Wang Jianlin’s sprawling business conglomerate, the Dalian Wanda Group, has its fingers in many pies: from real estate and retail to sports and entertainment.
In September 2013, the coastal city of Qingdao in China played host to an unlikely set of visitors. Glitterati from Hollywood including the likes of Leonardo DiCaprio, Nicole Kidman, Catherine Zeta-Jones, John Travolta, Christoph Waltz, Kate Beckinsale, Ewan McGregor and Harvey Weinstein descended on the city to attend the launch ceremony of the Qingdao Oriental Movie Metropolis, the Dalian Wanda Group’s RMB 50 billion film and television industry project. (It was later rumored that the Hollywood celebrities were paid “7-figure appearance fees” to attend but that was quickly refuted.)
The star-studded launch event had an immediate rub-off: the Hollywood ambitions of Wanda, which was thus far known as China’s largest real estate developer and also the owner of the AMC cinema chain, came out into the open.
Wanda Chairman Wang Jianlin is a household name in China. He was recently crowned China’s richest man with a net worth of $27.3 billion (as of 17th September 2015). According to its website, the group clocked an annual revenue of RMB 242.48 billion in 2014.
But how exactly did he get to the top?
Let’s take a look at Wanda’s history first. The Dalian Wanda Group came into being in 1988 under the leadership of the then 35-year-old land army veteran, Wang Jianlin. At that time, Wanda was mainly a property developer working on renovation projects in local neighborhoods in the coastal city of Dalian in northeastern China. Over time, the company gained a solid foothold in the real estate domain. Wanda is now not just China’s but the world’s largest real estate company measured by gross floor area. But at the turn of the 21st century, Wanda was ready to test new waters.
In 2007, Wanda officially announced its plans to expand into the retail business. Consequently, Wanda malls mushroomed across the country. According to figures from Wanda’s official website, it has opened 99 department stores in 25 regions in China. More recently Wanda announced its intentions to tap into the growing opportunity in O2O (online-to-offline) retail in China. In 2014 it got into a partnership with Tencent and Baidu to launch an $814 million e-commerce company. It is reported that Wanda holds a majority of 70% stake in the newly-found company and the other two each own 15%.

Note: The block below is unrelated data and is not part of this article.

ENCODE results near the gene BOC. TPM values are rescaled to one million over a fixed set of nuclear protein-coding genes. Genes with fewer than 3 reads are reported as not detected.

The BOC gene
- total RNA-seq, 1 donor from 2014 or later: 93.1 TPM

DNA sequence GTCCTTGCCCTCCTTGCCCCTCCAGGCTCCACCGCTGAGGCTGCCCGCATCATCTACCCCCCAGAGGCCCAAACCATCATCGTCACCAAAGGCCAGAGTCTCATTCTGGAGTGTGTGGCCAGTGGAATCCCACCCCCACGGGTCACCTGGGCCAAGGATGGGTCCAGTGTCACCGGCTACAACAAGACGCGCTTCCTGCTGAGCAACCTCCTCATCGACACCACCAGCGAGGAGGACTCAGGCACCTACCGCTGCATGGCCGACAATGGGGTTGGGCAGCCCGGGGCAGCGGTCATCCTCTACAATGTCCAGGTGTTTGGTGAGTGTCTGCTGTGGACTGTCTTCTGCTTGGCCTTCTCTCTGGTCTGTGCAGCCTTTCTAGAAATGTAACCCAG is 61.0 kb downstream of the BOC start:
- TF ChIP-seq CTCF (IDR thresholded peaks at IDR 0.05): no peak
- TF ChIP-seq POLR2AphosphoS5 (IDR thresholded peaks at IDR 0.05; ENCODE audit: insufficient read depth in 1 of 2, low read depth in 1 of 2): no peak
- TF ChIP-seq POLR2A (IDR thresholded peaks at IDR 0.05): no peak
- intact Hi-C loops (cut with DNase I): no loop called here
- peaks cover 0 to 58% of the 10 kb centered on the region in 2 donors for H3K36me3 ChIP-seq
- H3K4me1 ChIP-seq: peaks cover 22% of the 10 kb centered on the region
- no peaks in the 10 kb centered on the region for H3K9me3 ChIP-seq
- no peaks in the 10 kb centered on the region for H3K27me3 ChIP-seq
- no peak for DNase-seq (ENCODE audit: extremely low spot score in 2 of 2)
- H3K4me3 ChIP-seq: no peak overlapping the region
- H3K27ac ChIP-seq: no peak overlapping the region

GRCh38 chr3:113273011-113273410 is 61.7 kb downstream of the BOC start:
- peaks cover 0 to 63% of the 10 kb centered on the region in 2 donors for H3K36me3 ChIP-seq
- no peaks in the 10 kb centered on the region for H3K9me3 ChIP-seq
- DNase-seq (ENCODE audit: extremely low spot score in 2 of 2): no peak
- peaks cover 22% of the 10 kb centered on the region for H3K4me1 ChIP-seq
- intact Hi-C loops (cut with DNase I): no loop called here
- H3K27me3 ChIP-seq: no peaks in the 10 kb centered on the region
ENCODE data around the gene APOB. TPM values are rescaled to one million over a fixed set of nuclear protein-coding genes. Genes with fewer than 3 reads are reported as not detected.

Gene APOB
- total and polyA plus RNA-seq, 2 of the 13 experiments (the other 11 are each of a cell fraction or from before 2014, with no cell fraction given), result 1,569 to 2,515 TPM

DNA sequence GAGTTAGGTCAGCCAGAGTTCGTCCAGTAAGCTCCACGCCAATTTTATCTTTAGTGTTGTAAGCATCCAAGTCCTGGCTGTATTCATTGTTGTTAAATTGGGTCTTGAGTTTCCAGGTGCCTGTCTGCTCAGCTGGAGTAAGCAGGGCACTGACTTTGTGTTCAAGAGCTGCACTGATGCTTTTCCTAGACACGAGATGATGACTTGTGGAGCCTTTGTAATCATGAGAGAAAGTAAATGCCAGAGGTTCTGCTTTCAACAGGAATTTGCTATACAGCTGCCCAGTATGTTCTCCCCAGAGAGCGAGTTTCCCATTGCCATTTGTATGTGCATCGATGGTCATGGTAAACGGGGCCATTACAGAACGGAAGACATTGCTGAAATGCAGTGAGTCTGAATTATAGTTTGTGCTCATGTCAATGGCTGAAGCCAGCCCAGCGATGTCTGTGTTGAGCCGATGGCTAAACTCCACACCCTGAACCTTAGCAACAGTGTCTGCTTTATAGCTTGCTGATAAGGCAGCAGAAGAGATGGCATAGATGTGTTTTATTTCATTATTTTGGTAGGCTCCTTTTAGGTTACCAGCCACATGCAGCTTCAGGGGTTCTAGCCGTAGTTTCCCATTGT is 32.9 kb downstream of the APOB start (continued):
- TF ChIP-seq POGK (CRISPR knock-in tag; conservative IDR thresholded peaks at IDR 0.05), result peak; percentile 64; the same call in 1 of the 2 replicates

Meanwhile, Wanda has also been making inroads into the entertainment and tourism sectors with films, theme parks and travel businesses. In 2012, Wanda bought AMC Cinemas and became China’s largest cinema operator with 187 cinemas nationwide. Wanda is now also the world’s largest cinema chain. Wang Jianlin’s love for films doesn’t stop at cinema chains. In 2011, Wanda invested $800 million to found the Wanda Culture Industry Group, whose businesses include film-themed parks, film production and distribution as well as a popular Chinese film magazine.
When asked about the future of Wanda’s entertainment and tourism business, Wang Jianlin sounded extremely upbeat: “I’m targeting Disney. I never have blind faith in foreigners. I will prove that a tourism project built by the Chinese can compete with the so-called famous brands from the United States.” He also told the media that Wanda is investing heavily in building theme parks in cities like Wuxi and Guangzhou with the hope of winning visitors over from the nearby Hong Kong and Shanghai Disneyland.
However, Wanda’s appetite is yet to be sated. The real estate and entertainment giant is eyeing new opportunities outside China. It has been involved in real estate deals in Europe, the US and Australia.
Recently Wanda made a big splash in sports. In February 2015, Wanda spent $1.2 billion to acquire Swiss sports marketing group Infront. It owns a 20% stake in Spanish football club Atletico Madrid. In August this year, the group spent $650 million buying the organizer of Ironman Triathlon.
Want to know more about what Wanda’s business empire is made up of? Click on the infographic below.
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